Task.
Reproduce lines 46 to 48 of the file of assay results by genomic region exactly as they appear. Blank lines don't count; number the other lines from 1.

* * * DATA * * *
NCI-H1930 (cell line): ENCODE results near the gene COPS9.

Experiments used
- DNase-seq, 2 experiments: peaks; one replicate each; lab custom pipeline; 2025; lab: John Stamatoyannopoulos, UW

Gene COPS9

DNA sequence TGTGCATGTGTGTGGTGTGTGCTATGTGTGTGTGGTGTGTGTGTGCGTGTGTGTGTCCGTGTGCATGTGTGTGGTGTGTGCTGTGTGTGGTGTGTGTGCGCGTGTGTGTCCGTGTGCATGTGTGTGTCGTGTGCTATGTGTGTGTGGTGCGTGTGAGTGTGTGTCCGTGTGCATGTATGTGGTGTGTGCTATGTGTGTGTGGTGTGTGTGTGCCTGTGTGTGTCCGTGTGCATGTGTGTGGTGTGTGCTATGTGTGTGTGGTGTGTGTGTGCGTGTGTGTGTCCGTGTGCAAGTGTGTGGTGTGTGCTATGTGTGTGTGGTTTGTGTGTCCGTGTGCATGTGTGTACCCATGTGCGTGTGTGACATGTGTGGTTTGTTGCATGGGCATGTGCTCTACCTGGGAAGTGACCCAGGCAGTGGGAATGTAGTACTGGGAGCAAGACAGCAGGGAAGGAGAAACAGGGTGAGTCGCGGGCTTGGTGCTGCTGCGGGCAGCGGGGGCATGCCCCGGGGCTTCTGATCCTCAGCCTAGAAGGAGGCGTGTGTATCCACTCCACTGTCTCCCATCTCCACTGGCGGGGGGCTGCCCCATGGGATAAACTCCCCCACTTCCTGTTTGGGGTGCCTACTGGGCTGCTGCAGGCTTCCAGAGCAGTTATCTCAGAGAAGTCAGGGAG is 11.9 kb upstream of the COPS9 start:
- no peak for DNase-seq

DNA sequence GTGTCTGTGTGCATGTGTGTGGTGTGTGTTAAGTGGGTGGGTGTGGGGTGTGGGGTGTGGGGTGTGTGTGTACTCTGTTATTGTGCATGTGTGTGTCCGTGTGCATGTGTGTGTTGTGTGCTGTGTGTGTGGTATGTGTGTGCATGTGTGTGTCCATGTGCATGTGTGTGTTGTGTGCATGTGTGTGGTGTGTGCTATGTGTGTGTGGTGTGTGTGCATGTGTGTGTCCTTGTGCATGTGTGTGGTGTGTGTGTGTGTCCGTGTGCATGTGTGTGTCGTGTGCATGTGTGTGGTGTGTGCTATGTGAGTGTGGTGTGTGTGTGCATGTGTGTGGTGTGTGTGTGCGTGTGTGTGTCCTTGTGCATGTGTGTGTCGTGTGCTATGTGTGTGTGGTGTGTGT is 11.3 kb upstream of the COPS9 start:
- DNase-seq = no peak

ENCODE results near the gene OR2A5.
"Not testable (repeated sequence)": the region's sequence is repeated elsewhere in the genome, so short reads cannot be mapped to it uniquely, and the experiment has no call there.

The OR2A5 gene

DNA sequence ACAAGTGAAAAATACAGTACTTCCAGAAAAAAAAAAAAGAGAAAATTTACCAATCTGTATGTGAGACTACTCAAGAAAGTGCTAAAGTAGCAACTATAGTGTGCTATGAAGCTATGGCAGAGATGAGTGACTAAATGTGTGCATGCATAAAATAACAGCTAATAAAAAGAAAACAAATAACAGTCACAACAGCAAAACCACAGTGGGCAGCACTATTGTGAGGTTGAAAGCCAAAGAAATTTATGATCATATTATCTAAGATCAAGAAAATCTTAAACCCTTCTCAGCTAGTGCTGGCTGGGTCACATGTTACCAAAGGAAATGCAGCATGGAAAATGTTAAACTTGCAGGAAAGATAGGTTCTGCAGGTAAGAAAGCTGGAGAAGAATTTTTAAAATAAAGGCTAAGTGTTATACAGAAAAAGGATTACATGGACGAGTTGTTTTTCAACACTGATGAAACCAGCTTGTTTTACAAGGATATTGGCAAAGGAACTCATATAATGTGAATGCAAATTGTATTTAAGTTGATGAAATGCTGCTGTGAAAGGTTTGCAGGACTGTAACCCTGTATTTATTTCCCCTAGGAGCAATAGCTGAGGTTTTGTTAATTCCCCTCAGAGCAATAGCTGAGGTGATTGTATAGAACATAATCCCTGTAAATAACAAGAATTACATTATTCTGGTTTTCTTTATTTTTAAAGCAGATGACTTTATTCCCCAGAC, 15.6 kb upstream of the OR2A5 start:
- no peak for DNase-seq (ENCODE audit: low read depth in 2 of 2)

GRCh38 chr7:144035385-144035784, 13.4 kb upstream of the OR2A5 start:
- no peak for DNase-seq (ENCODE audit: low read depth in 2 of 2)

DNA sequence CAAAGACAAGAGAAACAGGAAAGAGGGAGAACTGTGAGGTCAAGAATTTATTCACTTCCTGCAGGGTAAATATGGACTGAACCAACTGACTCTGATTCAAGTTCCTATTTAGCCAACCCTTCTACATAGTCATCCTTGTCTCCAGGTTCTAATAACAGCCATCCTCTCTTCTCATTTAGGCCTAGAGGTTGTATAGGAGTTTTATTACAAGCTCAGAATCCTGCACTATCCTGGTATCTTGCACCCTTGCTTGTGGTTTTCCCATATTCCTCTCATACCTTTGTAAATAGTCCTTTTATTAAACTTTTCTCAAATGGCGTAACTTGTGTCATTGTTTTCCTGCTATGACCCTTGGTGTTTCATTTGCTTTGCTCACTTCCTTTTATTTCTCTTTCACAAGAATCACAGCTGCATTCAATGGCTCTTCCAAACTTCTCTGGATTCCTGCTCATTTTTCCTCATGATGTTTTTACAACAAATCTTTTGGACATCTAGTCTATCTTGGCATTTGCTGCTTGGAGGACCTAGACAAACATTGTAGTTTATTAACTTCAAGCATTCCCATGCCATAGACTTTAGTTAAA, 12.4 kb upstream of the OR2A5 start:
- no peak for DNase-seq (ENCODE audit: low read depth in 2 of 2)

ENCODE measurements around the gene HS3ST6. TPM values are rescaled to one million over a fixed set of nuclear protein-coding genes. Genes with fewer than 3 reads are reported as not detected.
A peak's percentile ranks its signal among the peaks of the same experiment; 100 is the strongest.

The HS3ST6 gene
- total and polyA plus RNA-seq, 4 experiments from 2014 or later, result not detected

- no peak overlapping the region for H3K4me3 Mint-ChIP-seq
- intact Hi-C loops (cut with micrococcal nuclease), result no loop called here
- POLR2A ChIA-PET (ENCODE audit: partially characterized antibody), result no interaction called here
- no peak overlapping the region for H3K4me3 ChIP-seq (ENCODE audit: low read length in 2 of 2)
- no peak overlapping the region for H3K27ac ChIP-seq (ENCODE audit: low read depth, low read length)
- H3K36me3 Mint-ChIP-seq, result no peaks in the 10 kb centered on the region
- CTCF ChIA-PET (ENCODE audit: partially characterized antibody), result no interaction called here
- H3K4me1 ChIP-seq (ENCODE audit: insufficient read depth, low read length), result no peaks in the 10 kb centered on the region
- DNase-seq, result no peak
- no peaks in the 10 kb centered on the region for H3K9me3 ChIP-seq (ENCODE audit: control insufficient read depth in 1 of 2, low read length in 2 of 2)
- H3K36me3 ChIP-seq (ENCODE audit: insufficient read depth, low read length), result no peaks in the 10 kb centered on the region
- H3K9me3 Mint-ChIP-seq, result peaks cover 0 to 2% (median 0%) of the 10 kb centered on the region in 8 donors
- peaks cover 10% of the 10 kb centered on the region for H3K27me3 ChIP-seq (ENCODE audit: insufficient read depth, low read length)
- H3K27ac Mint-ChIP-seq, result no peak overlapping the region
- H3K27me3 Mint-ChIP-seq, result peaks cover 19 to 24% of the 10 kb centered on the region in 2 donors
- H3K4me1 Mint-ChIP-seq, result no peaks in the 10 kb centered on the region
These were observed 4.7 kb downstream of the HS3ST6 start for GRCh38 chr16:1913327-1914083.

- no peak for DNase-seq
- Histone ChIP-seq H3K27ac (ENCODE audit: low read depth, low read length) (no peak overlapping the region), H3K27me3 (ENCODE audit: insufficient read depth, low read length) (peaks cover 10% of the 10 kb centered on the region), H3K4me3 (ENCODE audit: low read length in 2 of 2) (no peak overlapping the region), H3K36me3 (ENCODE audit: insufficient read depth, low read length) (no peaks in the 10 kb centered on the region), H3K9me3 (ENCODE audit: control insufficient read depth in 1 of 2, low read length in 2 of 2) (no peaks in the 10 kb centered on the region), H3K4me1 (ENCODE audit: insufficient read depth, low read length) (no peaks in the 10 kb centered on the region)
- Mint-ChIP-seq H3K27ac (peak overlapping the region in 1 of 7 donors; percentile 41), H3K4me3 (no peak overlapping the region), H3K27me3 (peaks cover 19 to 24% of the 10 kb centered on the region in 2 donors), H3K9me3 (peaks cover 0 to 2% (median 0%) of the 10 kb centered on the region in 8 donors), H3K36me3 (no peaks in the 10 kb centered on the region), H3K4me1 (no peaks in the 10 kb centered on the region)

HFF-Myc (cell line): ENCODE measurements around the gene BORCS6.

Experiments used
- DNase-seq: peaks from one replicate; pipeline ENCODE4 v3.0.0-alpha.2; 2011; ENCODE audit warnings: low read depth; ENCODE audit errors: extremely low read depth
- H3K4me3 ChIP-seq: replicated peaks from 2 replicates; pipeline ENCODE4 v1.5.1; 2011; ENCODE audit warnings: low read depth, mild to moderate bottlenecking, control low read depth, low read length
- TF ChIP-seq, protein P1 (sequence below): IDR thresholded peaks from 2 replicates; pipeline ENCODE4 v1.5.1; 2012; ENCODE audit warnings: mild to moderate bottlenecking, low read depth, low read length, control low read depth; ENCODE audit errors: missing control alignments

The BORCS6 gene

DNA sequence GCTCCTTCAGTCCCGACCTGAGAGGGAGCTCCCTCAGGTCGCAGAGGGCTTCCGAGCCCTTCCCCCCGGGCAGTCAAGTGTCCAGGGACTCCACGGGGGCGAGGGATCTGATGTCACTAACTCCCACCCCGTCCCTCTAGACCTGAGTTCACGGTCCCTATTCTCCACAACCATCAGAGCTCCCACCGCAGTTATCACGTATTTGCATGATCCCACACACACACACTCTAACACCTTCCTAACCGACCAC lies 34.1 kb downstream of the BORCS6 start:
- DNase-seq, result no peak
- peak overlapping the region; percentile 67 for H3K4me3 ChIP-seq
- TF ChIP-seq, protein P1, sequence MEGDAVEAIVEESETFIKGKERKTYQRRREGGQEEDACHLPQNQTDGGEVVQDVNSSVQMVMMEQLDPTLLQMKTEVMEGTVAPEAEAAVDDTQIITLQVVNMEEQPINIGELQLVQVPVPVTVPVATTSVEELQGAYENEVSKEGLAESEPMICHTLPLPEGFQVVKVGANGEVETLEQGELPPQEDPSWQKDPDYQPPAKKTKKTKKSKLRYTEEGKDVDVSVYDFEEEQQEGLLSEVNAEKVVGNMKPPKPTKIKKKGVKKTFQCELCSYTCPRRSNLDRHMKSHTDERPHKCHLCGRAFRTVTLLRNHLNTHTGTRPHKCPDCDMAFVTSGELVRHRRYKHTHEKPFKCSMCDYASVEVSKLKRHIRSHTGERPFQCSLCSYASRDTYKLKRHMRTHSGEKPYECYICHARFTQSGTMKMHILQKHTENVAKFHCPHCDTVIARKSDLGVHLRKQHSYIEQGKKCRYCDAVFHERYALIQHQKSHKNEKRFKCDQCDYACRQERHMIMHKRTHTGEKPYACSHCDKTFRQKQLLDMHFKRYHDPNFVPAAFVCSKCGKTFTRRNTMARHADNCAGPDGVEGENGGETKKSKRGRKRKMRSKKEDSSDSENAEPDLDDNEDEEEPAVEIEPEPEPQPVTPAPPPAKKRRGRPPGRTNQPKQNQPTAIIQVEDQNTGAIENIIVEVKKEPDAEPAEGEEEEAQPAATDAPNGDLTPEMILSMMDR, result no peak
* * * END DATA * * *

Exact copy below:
- TF ChIP-seq, protein P1 (sequence below): IDR thresholded peaks from 2 replicates; pipeline ENCODE4 v1.5.1; 2012; ENCODE audit warnings: mild to moderate bottlenecking, low read depth, low read length, control low read depth; ENCODE audit errors: missing control alignments

The BORCS6 gene

DNA sequence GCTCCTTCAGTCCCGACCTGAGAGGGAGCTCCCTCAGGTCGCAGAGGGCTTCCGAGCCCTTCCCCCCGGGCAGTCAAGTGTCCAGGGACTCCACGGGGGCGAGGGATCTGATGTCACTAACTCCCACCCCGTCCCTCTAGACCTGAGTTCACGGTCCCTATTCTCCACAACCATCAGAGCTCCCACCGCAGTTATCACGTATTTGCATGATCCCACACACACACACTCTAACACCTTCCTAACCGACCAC lies 34.1 kb downstream of the BORCS6 start: